First Person

Better helmets, stricter laws needed to protect student athletes

Dr. Igor Szczyrba’s world is one of abstract mathematical formulae and complex software, not high school locker rooms and football sidelines. Yet from his research may come one key to keeping young athletes safe.

PHOTO: Tajuana Cheshier/Chalkbeat TN
Riddell is embedding sensors in some football helmets so researchers can study what types of hits are most likely to produce concussions.

Szczyrba (pronounced “Surba”) is a professor of mathematical sciences at the University of Northern Colorado, and for the past 10 years his research has focused on computer modeling of traumatic brain injuries.

Last week, at a supercomputing conference in New Orleans, Intel, working with football helmet manufacturer Riddell, announced that Szczyrba is among a group of researchers whose modeling will be used to predict what sort of on-field hits are most likely to produce dangerous head injuries, and to suggest in which part of the brain such injuries might occur.

“We want to develop some brain injury criteria,” said Szczyrba, who is collaborating with his son, software engineer Rafal Szczyrba, and Martin Burtscher, an associate professor at Texas State University in San Marcos who received his doctorate in computer science from the University of Colorado in 2000.

A better way to predict and detect concussions

“I’m not a physician, but my understanding is that right now, at high school and university football games, if a player takes a blow to the head, the coach asks him some questions based on a questionnaire. And based on their answers they decide if there’s a chance there’s a concussion.  But we want to do more,” Szczyrba said.

“If it’s a minor concussion, they might not even know it. The problem with minor brain injuries is that they may not be immediately apparent. A brain hematoma may start very slowly, and even if you do an MRI, it might not show up immediately. You cannot judge immediately whether there’s been a concussion based on the behavior of a football player. That’s why it’s important to help physicians predict the probability of an injury.”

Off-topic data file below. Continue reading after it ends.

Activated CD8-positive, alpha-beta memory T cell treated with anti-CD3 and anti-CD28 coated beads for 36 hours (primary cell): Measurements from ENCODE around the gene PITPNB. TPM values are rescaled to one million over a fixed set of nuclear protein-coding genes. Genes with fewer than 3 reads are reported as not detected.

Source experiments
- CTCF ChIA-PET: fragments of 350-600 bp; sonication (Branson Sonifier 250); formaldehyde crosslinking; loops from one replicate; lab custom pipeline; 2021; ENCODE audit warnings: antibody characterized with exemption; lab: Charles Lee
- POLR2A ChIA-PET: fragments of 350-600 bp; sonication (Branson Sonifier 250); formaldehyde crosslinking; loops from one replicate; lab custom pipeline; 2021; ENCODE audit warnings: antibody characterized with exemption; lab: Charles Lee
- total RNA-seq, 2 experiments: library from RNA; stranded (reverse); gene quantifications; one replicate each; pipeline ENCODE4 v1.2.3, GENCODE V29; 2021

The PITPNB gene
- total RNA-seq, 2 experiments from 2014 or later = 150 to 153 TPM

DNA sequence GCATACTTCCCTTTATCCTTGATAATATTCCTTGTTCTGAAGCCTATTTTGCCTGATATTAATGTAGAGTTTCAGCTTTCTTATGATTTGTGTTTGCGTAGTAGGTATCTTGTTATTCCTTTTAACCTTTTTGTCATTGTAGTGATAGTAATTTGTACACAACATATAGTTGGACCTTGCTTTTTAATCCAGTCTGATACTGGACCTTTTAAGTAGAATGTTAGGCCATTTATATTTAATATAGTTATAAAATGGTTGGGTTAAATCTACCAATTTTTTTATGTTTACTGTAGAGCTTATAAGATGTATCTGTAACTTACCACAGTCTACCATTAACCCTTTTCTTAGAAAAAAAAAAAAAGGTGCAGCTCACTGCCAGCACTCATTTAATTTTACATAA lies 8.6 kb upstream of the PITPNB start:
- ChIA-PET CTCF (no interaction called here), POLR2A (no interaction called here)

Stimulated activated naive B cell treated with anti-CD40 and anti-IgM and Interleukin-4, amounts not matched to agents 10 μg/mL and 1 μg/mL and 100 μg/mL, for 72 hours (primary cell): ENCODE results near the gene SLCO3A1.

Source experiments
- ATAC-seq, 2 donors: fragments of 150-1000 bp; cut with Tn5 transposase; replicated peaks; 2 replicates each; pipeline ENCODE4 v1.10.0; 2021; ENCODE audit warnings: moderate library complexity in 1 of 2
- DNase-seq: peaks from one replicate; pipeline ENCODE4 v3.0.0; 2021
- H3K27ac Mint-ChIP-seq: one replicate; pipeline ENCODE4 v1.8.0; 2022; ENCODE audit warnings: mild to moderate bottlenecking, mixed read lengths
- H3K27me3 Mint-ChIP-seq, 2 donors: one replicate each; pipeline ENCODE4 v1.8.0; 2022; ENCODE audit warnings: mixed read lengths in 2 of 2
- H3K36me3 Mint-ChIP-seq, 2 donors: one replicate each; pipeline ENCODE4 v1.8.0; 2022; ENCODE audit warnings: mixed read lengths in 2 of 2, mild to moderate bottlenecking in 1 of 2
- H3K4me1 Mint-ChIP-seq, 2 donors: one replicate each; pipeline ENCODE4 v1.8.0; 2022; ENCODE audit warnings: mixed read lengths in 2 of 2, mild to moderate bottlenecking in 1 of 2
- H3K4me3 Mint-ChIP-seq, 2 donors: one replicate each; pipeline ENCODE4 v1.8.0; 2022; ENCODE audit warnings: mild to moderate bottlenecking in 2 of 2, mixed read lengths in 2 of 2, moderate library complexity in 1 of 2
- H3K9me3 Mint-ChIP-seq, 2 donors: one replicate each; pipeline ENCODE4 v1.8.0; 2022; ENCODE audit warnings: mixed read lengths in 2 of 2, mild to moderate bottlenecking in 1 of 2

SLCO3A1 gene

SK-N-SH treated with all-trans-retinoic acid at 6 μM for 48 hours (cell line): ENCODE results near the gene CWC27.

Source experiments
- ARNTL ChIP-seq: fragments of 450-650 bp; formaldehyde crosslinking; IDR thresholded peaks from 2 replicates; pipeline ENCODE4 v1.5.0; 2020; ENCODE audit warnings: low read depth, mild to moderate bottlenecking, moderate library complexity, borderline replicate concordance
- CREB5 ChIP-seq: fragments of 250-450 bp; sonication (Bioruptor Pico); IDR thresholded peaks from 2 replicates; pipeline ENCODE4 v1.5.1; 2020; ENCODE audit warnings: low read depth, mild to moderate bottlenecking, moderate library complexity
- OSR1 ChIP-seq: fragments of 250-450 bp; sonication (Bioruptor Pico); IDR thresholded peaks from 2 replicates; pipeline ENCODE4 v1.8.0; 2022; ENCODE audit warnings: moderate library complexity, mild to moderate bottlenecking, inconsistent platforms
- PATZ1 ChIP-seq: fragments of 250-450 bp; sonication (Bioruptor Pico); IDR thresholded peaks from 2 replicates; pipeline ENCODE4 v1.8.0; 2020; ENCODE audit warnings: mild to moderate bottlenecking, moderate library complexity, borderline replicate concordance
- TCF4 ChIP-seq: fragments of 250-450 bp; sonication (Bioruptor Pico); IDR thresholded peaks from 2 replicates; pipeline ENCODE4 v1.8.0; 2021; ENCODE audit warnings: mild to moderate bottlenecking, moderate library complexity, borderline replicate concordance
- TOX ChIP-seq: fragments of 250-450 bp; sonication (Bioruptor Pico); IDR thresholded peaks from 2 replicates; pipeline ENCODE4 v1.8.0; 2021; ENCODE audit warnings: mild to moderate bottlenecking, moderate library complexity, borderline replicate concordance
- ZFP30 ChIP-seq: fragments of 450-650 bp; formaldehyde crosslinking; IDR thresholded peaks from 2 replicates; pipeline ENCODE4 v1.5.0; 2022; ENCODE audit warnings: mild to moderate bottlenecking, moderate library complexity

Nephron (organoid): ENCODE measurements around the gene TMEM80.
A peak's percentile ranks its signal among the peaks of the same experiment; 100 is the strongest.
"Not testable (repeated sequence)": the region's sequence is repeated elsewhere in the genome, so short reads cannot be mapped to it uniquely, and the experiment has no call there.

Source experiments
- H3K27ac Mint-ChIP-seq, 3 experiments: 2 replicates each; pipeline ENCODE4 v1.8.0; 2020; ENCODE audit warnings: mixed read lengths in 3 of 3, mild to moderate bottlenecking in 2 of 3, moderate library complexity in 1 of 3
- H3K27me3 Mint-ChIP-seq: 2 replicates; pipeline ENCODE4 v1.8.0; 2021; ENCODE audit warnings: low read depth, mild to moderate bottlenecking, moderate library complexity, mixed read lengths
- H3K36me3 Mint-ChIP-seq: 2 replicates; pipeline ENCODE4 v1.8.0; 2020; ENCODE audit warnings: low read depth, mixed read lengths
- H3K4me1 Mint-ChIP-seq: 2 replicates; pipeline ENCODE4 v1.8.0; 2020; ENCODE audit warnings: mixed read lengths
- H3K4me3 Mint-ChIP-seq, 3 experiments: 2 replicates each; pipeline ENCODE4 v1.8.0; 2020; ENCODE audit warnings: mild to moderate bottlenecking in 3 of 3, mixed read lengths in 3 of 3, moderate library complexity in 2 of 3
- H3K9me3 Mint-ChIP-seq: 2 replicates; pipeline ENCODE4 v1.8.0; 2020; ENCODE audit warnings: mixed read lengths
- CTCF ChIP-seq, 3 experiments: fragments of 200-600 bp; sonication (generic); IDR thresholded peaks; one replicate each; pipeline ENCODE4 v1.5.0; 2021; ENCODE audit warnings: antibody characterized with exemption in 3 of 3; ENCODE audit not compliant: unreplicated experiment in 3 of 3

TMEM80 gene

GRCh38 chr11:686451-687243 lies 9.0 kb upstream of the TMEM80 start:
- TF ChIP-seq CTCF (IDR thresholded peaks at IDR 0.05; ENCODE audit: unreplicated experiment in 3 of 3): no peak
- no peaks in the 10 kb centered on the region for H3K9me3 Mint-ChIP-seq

Dr. Igor Szczyrba, a math professor at UNC, has spent the past 10 years developing computer models of traumatic brain injury.

The modeling to be done by Szczyrba and his colleagues will involve data collected from sensors placed inside football helmets. These sensors will measure the acceleration or movement of a player’s head inside the helmet during a hit.

Research indicates that the most dangerous brain injuries appear when the head rotates on the neck. By analyzing the angle and force of each hit, and comparing those hits that cause concussions to those that do not, researchers may be able not only to design helmets that provide better protection, but also imbed chips in those helmets that can alert coaches and physicians when a player has taken a potentially dangerous hit.

“In the past we’ve tried to do similar studies on car accidents,” Szczyrba said. “You can estimate the acceleration of the car, the acceleration of the body, especially the head, but it’s very imprecise because you cannot tell how a body is moving in the car. This is the first time we’re getting the data from football helmets, and data from cars is not as good as data from helmets.”

Szczyrba has just received the first set of data. He hopes that within a year, he and his colleagues will have be able to produce some definitive findings.

Legislation likely to be introduced in Colorado next year

Meanwhile, expect concussions and how they are treated in school-age athletes to become an increasingly hot topic in Colorado. At least one major conference on the topic is planned for Denver in February, and officials from a number of agencies that deal with brain injuries are working to draft legislation they hope will be introduced in the upcoming Colorado General Assembly.

“Already there are half a dozen states where such legislation has passed or is pending, so it’s not just Colorado,” said Gavin Attwood, executive director of the Brain Injury Association of Colorado. “Part of that wave is because there has been increased research around the effects of concussion on young brains. The brains of high school athletes heal a lot slower than adults. I can’t give you a reason why, but they do.”